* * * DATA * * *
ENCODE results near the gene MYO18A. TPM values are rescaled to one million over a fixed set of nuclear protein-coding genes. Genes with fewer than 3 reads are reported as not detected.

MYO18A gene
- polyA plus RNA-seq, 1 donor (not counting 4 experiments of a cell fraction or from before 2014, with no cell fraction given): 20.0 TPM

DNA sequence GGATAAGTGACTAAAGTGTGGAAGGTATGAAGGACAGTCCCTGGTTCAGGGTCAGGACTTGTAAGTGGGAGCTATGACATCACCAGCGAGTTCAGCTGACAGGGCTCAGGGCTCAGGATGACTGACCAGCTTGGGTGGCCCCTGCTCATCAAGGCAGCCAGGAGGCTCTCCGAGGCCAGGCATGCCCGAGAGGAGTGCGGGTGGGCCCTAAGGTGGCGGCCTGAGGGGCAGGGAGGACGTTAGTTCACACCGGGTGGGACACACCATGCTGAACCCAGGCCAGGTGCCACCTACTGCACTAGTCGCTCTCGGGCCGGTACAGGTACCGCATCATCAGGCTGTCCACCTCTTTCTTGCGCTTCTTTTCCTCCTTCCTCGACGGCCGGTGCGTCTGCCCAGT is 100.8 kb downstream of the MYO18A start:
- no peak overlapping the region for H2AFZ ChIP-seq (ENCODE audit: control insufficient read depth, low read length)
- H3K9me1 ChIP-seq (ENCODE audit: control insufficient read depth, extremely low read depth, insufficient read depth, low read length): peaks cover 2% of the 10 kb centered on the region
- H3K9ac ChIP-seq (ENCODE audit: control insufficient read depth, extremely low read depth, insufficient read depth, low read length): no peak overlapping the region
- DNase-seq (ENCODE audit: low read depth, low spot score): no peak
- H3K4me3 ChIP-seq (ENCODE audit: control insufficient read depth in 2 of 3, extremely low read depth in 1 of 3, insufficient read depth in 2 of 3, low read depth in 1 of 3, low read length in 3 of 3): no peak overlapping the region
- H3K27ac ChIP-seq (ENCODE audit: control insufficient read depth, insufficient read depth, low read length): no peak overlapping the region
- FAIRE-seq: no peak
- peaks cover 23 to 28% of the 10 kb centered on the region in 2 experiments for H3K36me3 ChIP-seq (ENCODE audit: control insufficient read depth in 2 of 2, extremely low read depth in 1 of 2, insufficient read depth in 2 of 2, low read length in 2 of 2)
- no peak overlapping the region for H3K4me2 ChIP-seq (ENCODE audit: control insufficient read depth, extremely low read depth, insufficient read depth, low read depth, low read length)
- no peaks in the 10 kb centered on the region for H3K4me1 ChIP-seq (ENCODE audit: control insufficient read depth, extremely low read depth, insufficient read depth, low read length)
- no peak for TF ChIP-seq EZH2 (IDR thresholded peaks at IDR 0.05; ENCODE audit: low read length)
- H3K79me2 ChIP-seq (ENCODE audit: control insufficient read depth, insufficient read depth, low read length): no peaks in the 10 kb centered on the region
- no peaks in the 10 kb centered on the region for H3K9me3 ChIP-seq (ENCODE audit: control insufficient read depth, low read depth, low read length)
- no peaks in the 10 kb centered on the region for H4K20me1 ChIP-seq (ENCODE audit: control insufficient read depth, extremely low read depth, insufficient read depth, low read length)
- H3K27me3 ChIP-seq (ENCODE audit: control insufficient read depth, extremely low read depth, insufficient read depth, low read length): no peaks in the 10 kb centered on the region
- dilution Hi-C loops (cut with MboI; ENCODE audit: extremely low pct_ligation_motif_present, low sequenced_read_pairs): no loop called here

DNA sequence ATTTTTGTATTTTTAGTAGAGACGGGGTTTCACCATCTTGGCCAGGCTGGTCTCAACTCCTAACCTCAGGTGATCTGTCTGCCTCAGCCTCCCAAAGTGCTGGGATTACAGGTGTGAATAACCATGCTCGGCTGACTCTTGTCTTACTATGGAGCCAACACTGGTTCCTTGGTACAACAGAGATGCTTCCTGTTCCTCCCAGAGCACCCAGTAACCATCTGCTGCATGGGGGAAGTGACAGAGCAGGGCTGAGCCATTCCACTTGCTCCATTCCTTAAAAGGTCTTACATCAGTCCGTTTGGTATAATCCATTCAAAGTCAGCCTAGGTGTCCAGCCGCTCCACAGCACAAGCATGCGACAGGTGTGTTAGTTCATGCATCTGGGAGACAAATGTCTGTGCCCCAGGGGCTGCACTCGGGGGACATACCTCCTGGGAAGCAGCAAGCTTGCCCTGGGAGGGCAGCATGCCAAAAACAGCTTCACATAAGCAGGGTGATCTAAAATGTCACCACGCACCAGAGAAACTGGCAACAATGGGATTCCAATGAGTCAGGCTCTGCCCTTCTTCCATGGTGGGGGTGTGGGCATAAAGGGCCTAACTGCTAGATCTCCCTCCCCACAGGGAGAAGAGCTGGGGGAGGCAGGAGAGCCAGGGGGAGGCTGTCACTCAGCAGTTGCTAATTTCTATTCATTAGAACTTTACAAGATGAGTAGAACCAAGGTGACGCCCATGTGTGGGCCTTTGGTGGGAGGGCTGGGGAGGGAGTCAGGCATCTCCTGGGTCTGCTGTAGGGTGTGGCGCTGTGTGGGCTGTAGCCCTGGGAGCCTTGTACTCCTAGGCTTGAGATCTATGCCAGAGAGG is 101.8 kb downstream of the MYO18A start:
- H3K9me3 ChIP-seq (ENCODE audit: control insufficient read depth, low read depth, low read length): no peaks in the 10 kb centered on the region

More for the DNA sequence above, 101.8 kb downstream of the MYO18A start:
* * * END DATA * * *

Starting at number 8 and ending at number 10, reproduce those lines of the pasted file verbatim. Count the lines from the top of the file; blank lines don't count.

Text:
- DNase-seq (ENCODE audit: low read depth, low spot score): no peak
- H3K4me3 ChIP-seq (ENCODE audit: control insufficient read depth in 2 of 3, extremely low read depth in 1 of 3, insufficient read depth in 2 of 3, low read depth in 1 of 3, low read length in 3 of 3): no peak overlapping the region
- H3K27ac ChIP-seq (ENCODE audit: control insufficient read depth, insufficient read depth, low read length): no peak overlapping the region